The deeper point is that, contrary to the “conservative case,” those who favor gay marriage tend to favor or condone unmarried parenthood. The connection between gay marriage and unmarried parenthood extends to all sectors of Scandinavian society–religious or not. So when professors from NTNU use the example of gay marriage to argue that marriage is unnecessary for parenthood–they have just as much effect on their secular “congregations” as Lutheran clergy have on theirs.
Although Andrew Sullivan has challenged my causal analysis, the causal mechanisms I’ve described here are of the same type social scientists use to explain trends in marriage. Scholars agree that, when it comes to the out-of-wedlock birthrate, ideas and values are key variables. They establish causal links by noting broad correlations (like the low rate of out-of-wedlock births in religiously conservative districts of Norway), and then connecting those correlations to a cultural analysis. If religious districts have low out-of-wedlock birthrates, and if clergy preach against unmarried parenthood, it’s reasonable to conclude that religion contributes to low out-of-wedlock birthrates.
The causal mechanisms I’ve outlined are of just this sort. One district bans clergy who oppose gay marriage (and these same clergy are the ones who criticize unmarried parenthood). Another district lionizes leftist professors who cite gay unions to prove that marriage has no intrinsic connection to parenthood. If both districts have high out-of-wedlock birthrates, it’s reasonable to conclude that gay marriage contributes to those rates. Andrew Sullivan can reject that sort of analysis if he likes, but why does he accept the idea that secularism has an influence on marriage? The causal mechanism in the case of secularism is no different in kind than the mechanism I use in my own analysis. The truth is, Sullivan doesn’t object to the causal analysis. He objects to what I’ve found.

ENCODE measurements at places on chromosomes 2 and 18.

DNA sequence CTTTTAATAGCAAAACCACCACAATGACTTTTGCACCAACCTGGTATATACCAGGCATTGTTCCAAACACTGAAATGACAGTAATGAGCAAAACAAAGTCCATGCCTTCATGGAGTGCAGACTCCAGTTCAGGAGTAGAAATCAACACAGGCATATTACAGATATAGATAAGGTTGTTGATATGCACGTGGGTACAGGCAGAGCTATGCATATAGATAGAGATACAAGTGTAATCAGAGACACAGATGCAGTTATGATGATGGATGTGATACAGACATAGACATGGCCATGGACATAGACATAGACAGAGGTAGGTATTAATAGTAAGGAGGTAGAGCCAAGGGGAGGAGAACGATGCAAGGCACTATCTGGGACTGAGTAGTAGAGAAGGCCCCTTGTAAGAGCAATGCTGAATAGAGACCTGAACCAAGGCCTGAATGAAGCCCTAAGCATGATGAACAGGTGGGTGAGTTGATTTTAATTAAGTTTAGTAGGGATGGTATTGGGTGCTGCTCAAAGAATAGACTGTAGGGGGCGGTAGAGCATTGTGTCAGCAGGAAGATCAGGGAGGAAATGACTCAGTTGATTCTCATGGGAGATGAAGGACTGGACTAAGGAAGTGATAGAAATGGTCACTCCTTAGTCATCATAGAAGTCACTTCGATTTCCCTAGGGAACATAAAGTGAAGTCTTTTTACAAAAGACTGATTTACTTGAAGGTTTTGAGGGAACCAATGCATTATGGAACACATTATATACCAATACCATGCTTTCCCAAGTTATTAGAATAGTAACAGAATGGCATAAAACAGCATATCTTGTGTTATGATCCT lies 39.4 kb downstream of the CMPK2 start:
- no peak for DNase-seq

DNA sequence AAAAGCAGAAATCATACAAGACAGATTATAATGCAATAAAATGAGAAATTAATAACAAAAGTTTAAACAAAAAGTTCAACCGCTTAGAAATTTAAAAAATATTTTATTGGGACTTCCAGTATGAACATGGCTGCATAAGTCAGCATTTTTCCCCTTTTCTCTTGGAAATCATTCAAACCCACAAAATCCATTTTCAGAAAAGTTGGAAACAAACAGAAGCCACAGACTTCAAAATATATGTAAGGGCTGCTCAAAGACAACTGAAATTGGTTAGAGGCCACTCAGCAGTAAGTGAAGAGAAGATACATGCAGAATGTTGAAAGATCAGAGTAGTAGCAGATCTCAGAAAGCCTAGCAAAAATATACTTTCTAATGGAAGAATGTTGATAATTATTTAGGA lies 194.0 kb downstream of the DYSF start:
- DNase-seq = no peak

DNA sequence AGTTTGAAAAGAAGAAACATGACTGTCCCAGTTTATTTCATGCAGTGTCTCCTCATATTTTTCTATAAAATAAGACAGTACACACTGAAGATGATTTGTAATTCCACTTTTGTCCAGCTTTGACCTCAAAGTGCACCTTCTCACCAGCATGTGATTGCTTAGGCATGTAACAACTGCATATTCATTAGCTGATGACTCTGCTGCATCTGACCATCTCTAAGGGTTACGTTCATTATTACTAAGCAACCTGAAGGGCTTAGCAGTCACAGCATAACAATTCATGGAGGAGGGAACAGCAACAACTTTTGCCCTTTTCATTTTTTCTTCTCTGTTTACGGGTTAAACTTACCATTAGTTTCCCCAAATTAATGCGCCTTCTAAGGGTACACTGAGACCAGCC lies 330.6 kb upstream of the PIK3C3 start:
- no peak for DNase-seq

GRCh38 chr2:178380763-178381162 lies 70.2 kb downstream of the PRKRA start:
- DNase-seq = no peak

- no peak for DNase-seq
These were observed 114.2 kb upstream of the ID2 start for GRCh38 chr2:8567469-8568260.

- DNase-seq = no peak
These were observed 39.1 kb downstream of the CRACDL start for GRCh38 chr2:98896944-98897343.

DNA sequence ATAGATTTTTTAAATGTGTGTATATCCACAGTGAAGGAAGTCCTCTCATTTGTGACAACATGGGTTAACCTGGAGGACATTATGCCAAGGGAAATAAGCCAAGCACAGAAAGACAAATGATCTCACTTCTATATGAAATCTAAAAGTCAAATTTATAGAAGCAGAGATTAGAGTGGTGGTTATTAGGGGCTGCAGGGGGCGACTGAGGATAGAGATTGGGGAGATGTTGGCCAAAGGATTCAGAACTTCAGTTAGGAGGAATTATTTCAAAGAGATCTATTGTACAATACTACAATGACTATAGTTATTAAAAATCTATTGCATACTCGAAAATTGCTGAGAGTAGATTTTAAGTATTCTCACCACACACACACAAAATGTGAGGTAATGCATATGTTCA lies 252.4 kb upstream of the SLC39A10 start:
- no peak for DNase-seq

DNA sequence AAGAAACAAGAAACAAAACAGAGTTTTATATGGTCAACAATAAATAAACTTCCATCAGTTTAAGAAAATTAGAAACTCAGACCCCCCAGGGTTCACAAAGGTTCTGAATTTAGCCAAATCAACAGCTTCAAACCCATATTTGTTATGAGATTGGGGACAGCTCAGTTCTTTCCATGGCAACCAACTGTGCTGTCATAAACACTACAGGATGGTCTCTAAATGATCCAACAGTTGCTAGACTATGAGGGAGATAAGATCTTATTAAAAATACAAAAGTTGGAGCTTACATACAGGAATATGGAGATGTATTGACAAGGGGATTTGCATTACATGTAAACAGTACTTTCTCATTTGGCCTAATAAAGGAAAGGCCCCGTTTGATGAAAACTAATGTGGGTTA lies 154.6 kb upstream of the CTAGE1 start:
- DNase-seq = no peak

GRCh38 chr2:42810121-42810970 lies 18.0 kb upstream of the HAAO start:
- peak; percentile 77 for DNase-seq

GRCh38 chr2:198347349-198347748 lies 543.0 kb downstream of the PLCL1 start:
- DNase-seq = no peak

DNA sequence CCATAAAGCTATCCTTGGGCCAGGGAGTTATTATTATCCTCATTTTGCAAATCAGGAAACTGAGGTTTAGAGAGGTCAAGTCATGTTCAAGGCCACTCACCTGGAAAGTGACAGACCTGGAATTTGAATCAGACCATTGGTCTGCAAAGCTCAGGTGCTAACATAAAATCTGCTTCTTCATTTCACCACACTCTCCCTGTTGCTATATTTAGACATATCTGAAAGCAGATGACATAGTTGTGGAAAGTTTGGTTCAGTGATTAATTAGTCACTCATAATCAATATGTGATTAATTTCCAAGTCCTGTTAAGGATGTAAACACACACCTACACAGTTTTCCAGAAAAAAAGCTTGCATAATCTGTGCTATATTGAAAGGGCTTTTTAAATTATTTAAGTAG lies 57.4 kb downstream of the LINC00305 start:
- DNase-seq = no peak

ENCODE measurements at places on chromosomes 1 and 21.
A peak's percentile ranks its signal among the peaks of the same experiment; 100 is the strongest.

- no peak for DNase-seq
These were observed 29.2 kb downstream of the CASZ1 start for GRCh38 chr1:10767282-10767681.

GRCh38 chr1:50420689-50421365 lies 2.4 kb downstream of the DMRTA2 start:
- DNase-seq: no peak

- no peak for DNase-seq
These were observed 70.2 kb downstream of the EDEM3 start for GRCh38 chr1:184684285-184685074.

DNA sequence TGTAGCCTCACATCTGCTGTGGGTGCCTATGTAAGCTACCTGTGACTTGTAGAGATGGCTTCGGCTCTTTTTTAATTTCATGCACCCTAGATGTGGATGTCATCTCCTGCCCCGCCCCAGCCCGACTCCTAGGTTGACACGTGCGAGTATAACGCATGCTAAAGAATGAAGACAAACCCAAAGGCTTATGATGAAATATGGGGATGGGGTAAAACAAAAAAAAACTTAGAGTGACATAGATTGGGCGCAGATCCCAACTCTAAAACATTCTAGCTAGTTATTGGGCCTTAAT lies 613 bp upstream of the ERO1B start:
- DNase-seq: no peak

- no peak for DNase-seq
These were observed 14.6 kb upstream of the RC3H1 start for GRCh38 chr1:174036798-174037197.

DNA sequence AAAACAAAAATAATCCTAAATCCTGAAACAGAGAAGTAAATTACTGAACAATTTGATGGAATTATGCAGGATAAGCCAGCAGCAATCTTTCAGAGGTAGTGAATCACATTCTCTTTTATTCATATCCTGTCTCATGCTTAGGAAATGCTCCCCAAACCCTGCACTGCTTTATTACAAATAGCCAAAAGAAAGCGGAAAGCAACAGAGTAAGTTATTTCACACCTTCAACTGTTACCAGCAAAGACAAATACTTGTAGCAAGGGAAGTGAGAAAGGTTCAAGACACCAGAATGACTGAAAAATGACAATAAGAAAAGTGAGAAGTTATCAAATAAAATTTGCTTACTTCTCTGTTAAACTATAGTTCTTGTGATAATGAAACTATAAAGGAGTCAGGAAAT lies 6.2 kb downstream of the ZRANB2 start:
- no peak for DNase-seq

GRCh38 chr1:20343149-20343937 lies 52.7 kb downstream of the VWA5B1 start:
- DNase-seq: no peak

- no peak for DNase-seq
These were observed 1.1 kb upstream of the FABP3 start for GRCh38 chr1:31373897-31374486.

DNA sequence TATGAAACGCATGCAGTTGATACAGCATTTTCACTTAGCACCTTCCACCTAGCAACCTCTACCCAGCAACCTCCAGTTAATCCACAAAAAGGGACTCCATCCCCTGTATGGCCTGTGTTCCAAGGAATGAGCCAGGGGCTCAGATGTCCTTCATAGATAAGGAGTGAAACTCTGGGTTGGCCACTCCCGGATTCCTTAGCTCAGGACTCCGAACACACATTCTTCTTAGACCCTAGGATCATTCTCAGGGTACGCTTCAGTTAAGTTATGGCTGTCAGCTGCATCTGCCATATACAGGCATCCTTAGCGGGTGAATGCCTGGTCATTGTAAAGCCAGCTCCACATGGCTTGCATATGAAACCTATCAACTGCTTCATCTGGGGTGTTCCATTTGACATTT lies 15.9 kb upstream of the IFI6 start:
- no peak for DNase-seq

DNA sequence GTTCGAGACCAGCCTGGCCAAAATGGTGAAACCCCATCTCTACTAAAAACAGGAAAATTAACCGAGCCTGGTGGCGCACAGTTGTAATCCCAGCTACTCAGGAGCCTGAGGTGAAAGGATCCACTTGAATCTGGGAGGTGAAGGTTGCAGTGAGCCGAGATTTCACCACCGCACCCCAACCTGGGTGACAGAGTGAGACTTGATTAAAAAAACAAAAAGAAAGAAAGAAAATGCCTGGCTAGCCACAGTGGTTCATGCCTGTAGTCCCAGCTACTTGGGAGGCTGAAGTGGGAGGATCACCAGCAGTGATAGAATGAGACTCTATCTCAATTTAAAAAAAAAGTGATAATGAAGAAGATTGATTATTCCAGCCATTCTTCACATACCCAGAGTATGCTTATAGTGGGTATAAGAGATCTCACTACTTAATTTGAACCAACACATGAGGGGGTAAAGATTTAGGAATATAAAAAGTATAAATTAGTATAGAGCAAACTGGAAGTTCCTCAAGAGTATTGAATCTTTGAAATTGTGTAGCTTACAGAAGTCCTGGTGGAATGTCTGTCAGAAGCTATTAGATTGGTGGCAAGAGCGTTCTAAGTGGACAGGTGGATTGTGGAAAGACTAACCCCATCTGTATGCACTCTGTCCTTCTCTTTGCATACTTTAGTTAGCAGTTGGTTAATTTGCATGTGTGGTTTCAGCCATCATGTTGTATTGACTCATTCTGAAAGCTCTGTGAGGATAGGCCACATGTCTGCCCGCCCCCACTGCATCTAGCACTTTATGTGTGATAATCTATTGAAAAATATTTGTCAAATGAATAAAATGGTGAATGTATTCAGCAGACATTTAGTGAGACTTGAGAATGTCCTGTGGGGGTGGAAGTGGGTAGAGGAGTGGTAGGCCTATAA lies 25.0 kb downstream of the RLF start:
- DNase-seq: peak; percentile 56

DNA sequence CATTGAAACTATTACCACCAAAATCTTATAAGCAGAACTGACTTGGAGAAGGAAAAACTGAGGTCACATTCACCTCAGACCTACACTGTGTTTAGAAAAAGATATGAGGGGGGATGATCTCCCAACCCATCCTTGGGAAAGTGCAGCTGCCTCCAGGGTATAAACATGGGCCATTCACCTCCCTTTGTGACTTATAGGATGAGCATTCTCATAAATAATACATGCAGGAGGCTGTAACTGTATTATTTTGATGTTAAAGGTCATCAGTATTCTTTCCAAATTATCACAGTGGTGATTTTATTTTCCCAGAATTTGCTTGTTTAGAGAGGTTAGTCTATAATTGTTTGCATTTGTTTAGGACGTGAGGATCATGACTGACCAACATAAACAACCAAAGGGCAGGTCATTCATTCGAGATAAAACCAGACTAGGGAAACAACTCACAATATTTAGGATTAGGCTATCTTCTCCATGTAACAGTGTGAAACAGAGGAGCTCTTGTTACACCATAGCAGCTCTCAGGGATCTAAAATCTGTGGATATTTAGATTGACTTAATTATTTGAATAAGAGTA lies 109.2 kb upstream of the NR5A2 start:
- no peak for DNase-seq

Sullivan says there are too many independent variables to separate out gay marriage as a cause of marital decline. I’ve just explained how gay marriage can be separated out as a cause. But think about what Sullivan is saying. Sullivan is really saying he’ll never accept any claim that gay marriage harms marriage. If the mere existence of prior causes of marital decline makes it impossible to isolate new factors, then the offer of state-by-state “experiments” in gay marriage is bogus. No matter how bad things get–and no matter how clearly we show a cultural connection between attitudes toward gay marriage and marital decline–Sullivan will deny that gay marriage makes any contribution to the problem.